CAPS, Care Team offering virtual mental health services

Masters+Level+Psychology+Intern+for+Wichita+State%27s+Counseling+and+Prevention+Services+program+Samantha+Fulcher+discusses+mindful+eating+during+a+Keep+Calm+and+Breathe+livestream+on+April+13%2C+2020.

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Masters Level Psychology Intern for Wichita State's Counseling and Prevention Services program Samantha Fulcher discusses mindful eating during a Keep Calm and Breathe livestream on April 13, 2020.

Even in a remote format, Wichita State’s Counseling and Prevention Services remains a resource for students.

Counselors are now offering sessions through Zoom, rather than face-to-face to follow social distancing measures in hopes of flattening the curve. 

Along with offering virtual counseling services for students, the department, along with the #WSUWeSupportU campaign, is sharing mental health tips on their social media accounts.  

“We want to reach as many students as we can to help them with their mental health,” Director of Counseling and Prevention Services Jessica Provines said.

Provines is also encouraging students to share their own tips online.

“We also would really like to encourage everyone in the campus to . . . share their tips as well and support each other, show how we’re still supporting each other through #WSUWeSupportYou and kind of changing the narrative from . . . social distancing to physical distance, seems still socially connected,” Provines said.

The department has also been offering their mindfulness program Keep Calm and Breathe on their Facebook every Wednesday at 1 p.m.

Another resource is the CARE Team. An interdepartmental organization that doesn’t solely focus on mental health services for students, the team still deals with mental health cases and refers them where they should go for help.

“We continue to reach out to the individuals that we currently have on our caseload and making sure that their needs are being met,” Chair Alicia Newell said. “Whether that’s, you know, a lot of students have anxiety right now, having to take an online class that they’ve never taken online before. And so we try to help . . . if a student who is . . . already dealing with anxiety and now you’re having to throw in a new style of learning on top of that, how that can kind of enhance some of those stressors.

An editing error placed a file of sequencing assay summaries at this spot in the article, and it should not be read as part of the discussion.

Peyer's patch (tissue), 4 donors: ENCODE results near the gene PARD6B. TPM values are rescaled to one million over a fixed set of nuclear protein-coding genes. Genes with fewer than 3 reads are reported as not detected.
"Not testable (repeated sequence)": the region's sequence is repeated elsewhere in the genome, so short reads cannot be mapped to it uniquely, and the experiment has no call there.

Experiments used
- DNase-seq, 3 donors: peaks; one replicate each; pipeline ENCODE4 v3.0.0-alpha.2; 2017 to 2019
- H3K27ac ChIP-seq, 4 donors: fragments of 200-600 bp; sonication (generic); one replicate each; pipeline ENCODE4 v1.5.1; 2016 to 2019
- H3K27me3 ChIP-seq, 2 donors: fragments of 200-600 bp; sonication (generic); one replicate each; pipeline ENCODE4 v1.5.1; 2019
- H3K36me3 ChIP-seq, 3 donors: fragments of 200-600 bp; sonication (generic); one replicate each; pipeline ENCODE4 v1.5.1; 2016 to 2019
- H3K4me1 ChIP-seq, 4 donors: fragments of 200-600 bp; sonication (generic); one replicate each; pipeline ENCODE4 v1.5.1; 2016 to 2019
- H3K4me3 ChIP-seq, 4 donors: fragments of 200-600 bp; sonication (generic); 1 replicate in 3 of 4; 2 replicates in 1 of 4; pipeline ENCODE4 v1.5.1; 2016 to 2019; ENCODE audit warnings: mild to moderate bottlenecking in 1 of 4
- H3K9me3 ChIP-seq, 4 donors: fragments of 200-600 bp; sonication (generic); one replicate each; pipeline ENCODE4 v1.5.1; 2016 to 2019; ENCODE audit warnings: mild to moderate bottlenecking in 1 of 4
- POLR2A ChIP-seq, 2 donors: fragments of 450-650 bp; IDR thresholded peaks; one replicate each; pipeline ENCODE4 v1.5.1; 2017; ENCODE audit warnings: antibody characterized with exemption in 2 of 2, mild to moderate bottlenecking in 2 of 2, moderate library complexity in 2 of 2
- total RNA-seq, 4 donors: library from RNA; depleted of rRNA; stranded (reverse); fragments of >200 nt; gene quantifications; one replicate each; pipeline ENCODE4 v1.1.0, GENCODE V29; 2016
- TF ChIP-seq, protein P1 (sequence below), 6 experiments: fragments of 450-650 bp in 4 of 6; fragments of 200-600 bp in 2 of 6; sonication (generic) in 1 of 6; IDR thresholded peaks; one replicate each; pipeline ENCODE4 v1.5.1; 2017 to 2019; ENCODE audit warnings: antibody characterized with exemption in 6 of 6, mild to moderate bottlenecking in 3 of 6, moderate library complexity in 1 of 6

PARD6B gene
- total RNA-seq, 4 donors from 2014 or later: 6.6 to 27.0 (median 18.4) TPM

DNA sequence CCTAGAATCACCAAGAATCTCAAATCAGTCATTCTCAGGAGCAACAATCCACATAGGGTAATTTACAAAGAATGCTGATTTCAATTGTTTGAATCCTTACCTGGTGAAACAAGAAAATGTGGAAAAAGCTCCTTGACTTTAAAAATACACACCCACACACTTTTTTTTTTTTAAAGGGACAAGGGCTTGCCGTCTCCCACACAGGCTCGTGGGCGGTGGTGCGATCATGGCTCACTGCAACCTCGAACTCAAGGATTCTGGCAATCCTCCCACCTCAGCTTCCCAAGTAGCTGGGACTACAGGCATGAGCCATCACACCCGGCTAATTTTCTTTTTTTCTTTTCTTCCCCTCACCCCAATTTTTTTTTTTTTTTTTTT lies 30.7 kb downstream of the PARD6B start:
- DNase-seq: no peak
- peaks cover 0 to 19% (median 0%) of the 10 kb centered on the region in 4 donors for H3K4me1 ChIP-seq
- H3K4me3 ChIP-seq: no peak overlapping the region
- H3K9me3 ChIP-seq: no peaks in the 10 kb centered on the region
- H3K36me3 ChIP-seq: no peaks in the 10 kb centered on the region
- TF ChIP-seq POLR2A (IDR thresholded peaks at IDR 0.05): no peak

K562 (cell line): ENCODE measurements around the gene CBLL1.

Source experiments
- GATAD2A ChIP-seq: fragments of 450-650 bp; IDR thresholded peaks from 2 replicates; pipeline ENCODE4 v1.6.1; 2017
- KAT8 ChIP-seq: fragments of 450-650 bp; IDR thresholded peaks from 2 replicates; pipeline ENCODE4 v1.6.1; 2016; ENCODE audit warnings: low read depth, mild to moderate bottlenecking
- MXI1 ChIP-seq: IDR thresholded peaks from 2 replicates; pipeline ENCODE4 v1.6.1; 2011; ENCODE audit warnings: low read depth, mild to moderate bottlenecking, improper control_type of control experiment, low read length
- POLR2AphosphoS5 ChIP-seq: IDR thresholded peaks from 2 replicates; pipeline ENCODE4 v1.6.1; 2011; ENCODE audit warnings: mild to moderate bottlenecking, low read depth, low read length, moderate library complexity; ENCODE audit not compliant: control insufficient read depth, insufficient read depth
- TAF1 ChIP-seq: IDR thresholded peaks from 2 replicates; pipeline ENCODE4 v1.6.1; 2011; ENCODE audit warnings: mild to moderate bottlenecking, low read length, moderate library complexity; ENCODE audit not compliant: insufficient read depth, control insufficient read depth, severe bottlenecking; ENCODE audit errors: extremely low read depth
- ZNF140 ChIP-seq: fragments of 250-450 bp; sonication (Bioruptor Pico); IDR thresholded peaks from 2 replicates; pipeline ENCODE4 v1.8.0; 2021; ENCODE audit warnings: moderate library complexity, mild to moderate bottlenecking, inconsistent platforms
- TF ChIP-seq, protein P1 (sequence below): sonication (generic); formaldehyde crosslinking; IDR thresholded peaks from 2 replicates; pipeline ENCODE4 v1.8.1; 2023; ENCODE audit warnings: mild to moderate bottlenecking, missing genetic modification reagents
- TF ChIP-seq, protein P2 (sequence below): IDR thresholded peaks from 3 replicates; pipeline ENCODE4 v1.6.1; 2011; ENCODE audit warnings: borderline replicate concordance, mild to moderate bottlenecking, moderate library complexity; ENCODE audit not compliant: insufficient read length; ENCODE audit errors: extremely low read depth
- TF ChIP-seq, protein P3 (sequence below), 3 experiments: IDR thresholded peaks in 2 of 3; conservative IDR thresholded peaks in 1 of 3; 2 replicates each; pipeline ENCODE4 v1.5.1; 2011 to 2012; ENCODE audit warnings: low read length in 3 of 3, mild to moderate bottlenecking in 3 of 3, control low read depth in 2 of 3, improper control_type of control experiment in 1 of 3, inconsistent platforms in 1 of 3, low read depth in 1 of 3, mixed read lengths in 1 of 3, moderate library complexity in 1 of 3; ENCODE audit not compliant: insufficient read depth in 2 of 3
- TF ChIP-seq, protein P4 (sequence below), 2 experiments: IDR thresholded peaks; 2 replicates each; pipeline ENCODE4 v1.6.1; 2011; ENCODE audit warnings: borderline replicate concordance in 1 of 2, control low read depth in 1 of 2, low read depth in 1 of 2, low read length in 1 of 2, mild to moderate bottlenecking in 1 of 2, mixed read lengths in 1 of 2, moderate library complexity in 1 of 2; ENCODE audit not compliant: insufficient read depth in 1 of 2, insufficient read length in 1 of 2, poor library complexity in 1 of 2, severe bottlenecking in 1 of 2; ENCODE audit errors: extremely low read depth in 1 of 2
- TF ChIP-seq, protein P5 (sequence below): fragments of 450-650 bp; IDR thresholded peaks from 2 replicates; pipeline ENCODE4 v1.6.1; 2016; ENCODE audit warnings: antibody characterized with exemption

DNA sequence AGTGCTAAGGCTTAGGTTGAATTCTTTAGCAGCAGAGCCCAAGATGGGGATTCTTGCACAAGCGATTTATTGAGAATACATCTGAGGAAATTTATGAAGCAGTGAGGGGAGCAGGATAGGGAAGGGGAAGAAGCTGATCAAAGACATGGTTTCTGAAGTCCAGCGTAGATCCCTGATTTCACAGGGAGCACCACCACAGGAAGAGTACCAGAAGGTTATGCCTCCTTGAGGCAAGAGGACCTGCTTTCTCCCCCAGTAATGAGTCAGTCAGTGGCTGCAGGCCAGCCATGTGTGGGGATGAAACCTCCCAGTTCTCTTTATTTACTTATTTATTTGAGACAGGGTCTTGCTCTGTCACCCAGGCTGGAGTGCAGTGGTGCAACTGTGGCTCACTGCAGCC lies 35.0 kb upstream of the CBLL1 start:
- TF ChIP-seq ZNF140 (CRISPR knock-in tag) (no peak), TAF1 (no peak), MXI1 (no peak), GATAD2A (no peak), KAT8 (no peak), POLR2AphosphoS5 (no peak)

“So we’re trying to help reinforce some coping mechanisms and positive self-help techniques that they can be doing at home.”

The Care Team has implemented a weekly program that focuses on different areas students may have to cope with during social distancing measures, such as anxiety, depression, and grief.

“Right now, you know stress and anxiety is huge because it’s like, ‘Oh my god, how do I, how do I do this?,” Newell said.

While Provines said CAPS has experienced an initial decrease in the amount of requests for mental health services since in-person learning was abruptly halted, she expects students to seek out their resources as social distancing measures persist.

Newell said that compared to March last year, the Care Team has seen a 60% increase in cases.

“It’s a great thing,” Newell said. “Just because we’re up in cases, it doesn’t mean, like, we have a ton of students out there that are in crisis.

“It means that we have more students who are utilizing self-help-seeking behaviors, which if you look at any of the prevention stuff that CAPS has been doing, which I think is phenomenal, that tells me that it’s working.”